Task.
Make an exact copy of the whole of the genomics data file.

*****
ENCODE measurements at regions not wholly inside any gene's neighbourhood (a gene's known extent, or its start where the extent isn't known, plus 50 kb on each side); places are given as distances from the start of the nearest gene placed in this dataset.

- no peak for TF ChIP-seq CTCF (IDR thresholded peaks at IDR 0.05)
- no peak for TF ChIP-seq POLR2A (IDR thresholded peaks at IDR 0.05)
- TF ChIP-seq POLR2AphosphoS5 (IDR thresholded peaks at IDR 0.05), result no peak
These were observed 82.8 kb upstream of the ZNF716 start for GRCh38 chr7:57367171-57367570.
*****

ENCODE measurements at regions not wholly inside any gene's neighbourhood (a gene's known extent, or its start where the extent isn't known, plus 50 kb on each side); places are given as distances from the start of the nearest gene placed in this dataset.

- no peak for TF ChIP-seq CTCF (IDR thresholded peaks at IDR 0.05)
- no peak for TF ChIP-seq POLR2A (IDR thresholded peaks at IDR 0.05)
- TF ChIP-seq POLR2AphosphoS5 (IDR thresholded peaks at IDR 0.05), result no peak
These were observed 82.8 kb upstream of the ZNF716 start for GRCh38 chr7:57367171-57367570.